Our take on the world of politics, pop culture, and everything in between.
Right? Left? We're the one's with the chainsaw.
Amusing ourselves since 2005...

Friday, November 18, 2005

New Review: Condi VS Hillary

ExampleThe following is a brief excerpt from a review posted on PopandPolitics.com:

The presidential race of 2008 promises to be even more bombastic than the 2004 race, which at times, seemed to nearly send this country into civil war. In many ways it will be a sequel or continuation of the events that made 2004 stand out in the annals of political history. Because 527s such as Moveon.org and the Swift Boat Veterans for Truth were able to vociferously shake the foundation of electoral politics, you can be sure that more groups will surface to promote their candidate du jour and the word “shrill” won’t even begin to describe them. Add to the mix a large helping of former Internet donors/bloggers and the election cycle of 2008 promises to be more entertaining than a barrel of monkeys on ecstasy.
Nearly everyone on the planet with the exception of my father believes that the honorable junior senator from New York, former First Lady Hillary Rodham Clinton, is running for the seat currently occupied by President George W. Bush. The political wisdom of the day is that she has been eyeing the oval office ever since she attended Wellesley College and now is in a tenable position to effectively contend for that much-coveted role of Commander In Chief. Because Senator Clinton is such a relatively powerful and (more importantly) famous public servant, likely challengers and their chances at beating her in a national election have become somewhat of a cottage industry in the American public marketplace.

Enter “Condi VS. Hillary: The Next Great Presidential Race,” by former Clinton political consultant, pollster, and Fox News contributor Dick Morris and his wife, CEO of Vote.com Eileen McGann. This might be considered the third installment of Dick Morris’ loose trilogy of books apparently designed to eviscerate the Clinton’s legacy and more to the point, derail Hillary’s attempt to re-enter the White House as President of the United States. After taking Hillary and Bill head on in their respective autobiographical responses, “Rewriting History,” and “Because He Could,” Morris takes a different tact with “Condi VS. Hillary.”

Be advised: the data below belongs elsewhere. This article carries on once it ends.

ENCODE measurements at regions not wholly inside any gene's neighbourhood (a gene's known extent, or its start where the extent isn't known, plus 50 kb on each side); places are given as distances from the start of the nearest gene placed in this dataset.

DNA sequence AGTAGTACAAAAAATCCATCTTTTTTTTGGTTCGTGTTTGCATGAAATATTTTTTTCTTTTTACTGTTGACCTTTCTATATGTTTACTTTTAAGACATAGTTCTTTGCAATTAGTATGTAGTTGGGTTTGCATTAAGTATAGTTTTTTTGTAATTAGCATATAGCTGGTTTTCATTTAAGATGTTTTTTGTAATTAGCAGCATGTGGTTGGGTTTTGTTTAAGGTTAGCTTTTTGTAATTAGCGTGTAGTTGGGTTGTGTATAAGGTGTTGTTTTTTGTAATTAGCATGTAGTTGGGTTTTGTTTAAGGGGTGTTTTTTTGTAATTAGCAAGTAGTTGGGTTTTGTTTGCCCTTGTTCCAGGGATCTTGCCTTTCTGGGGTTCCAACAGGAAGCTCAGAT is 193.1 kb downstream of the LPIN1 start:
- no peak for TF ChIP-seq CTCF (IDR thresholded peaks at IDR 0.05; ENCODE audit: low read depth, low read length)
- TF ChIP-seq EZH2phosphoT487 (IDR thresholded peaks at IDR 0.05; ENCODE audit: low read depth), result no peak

This book is promotional material meant to jumpstart a “Draft Condi” movement well ahead of the 2008 presidential election cycle. In this work, Morris compares and contrasts both women with the intent of selling Madame Secretary of State on the US public as a viable challenger to the supposed juggernaut that is a Hillary candidacy. At least half of the book is written in such a way that Ms. Rice comes across as Jesus of Nazareth coming to bring salvation to American voters, while Hillary is something akin to the plagues of Exodus meant to drive us all into the sea. (More)

Friday, November 11, 2005

New Review: Kremlin Rising

ExampleThe following is a brief excerpt from a review posted on PopandPolitics.com:

This is a story about a boss. A strong boss. The kind of boss that could bring stability to a land that has only flirted with normalcy throughout its long and storied history. This is a story about one such man and his people who apathetically traded in democracy for a chance at normal life.

Those who have studied Russia/The Soviet Union know full well just how dysfunctional its society can be. Whether it was the tsars/czars or the communists, Russian people often didn't know what or who was going to be in charge. If there has been one characteristic of the Russian people, it has been a desire for somebody to take control and give them the stability that has eluded them for far too many years.

“Kremlin Rising: Vladimir Putin’s Russia and the End of Revolution,” by Peter Baker and Susan Glasser, former Moscow bureau chiefs for the Washington Post, is a blow by blow account of how a former KGB agent rose from mediocrity to become President of the newly democratic Russia -- only to cancel democracy and become a quasi-dictator. It is also a neat account of how the people of Russia have gone along with this rollback of democracy, which in many ways highlights the psycho-social dynamics of the folks who populate the former Soviet Empire. (More)